The adventure is almost ready to begin. We will be posting here every day while we’re gone to let our friends and family know we’re safe and to share what we’re doing. We will share our photographs, photographs the kids have taken, and an update of what we’re doing.

To all the worried mommas, please know that sometimes the Internet in Haiti can be sketchy and we may not ALWAYS be able to upload our posts. Updating this blog will be our first priority when it comes to Internet use. However, do not be worried if, for reasons outside of our control, the posts aren’t as timely as you would like!

Check in at 4:00 a.m. tomorrow (or whenever you finally wake up) for pictures from the airport!

What We’re Going to Do!

As some people already know, we’re going to be teaching the children of Haiti the techniques of photography to use to better share how they view Haiti with the world.
Several members of our team have put together a plan as to what we’re going to do work on while we’re there.
Here is a brief overview:
Day 1.  Introduction to Photography, Camera Basics, and Camera
Camera Care

Day 2. Composition

Day3. Themes/Concepts – Thinking about your photo before you take it.
A Day in the Life of YOU.

Day 4. Themes/Concepts & Shooting Day

Themes to choose from:
Hope – Jeremiah 29:11 For I know the plans I have for you, declares the LORD, plans for welfare and not for evil, to give you a future and a hope.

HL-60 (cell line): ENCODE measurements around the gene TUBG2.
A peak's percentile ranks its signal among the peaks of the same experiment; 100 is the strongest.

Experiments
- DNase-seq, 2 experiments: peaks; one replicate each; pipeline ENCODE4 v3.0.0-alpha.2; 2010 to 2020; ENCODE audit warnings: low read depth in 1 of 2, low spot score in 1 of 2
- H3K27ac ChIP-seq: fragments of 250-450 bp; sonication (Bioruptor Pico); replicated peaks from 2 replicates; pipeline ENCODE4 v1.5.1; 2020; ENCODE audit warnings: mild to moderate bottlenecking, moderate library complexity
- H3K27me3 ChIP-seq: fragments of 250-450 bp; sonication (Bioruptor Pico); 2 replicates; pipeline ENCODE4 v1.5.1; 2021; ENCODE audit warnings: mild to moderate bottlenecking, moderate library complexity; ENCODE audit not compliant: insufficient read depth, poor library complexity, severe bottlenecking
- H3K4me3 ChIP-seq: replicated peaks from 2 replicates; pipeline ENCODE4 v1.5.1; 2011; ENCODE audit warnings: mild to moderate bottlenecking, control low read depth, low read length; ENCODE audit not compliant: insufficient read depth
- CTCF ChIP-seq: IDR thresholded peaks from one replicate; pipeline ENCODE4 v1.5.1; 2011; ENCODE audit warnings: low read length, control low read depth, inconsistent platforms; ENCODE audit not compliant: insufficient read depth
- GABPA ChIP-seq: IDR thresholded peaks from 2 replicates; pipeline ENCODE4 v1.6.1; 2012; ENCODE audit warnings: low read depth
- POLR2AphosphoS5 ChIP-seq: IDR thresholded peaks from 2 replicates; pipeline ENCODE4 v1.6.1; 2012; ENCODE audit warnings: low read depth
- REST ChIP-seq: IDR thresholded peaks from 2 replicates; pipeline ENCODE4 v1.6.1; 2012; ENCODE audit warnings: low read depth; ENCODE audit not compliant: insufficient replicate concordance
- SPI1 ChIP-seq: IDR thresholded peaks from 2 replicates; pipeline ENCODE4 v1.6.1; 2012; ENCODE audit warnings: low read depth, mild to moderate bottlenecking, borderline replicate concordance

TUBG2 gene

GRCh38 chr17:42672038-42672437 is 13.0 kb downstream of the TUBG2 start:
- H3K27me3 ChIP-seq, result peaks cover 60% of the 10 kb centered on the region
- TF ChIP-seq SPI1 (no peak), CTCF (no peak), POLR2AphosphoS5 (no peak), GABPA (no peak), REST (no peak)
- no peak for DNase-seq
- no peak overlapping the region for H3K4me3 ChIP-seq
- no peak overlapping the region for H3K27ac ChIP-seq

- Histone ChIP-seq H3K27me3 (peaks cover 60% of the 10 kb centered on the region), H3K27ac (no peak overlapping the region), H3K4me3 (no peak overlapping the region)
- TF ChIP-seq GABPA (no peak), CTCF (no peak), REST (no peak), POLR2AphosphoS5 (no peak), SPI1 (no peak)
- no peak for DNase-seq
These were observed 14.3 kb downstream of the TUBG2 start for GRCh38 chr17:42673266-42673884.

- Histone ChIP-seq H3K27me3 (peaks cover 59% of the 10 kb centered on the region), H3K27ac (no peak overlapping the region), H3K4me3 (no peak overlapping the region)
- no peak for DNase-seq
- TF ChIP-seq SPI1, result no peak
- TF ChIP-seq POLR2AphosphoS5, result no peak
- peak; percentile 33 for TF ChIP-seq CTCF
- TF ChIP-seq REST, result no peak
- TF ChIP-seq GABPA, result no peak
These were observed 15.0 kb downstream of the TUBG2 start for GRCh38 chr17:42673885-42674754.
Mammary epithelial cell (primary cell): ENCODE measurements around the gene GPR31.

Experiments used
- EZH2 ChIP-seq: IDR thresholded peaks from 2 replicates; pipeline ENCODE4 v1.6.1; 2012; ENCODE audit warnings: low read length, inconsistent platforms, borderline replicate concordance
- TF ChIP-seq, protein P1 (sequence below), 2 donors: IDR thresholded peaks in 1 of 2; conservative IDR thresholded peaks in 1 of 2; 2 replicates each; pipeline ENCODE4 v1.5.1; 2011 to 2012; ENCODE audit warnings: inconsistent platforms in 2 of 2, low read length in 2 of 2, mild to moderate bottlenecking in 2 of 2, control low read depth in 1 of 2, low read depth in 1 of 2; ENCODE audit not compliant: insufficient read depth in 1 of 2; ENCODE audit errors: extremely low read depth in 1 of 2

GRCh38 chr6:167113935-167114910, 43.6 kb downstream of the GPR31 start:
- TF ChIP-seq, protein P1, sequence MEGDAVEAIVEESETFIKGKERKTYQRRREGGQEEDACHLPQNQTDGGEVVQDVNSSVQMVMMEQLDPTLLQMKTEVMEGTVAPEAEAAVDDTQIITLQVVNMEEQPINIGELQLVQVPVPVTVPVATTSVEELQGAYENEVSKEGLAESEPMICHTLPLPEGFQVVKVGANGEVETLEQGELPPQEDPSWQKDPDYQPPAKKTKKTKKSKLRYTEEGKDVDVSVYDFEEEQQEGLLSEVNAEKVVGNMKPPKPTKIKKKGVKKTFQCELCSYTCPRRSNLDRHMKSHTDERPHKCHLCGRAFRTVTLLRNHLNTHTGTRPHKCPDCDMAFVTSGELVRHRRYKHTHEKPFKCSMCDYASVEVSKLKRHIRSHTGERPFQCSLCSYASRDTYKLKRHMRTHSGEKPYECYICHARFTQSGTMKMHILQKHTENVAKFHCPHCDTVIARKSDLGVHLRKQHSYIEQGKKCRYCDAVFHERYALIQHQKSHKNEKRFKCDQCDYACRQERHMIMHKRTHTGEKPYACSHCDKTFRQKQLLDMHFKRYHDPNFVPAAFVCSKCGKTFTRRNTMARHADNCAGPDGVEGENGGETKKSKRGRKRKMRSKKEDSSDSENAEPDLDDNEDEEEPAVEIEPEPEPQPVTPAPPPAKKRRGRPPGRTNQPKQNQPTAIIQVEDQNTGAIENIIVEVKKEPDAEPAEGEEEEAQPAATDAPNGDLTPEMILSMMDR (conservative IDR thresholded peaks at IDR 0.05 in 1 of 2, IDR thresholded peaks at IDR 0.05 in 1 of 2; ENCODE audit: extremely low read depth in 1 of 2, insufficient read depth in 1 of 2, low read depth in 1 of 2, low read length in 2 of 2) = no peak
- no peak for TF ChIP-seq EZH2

People – Genesis 1:27 So God created humankind in God’s image, in the image of God he created them; male and female he created them.

Love – 1 John 4:7  Beloved, let us love one another, for love is from God, and whoever loves has been born of God and knows God.

Thanks – Ephesians 5:20 Giving thanks always and for everything to God the Father in the name of our Lord Jesus Christ

Peace John 14:27 Peace I leave with you; my peace I give you. I do not give to you as the world gives. Do not let your hearts be troubled and do not be afraid.

Creation/Nature – Psalm 24:1-2 The earth is the LORD’s and all that is in it, the world, and those who live in it; for God has founded it on the seas, and established it on the rivers.

Good Works – Matthew 5:16 In the same way, let your light shine before others, so that they may see your good works and give glory to your Father who is in heaven.

Share the blog with the world


The little sidebar to the right tells me that we’re five days from take off. I don’t know about everyone else, but I’m starting to make a pile of stuff to pack, charging up camera batteries, and trying to make sure everything is ready for my departure. Just now, I realized that I need to update my voicemail message so that people calling with questions with my volunteer work know who to contact while I’m away.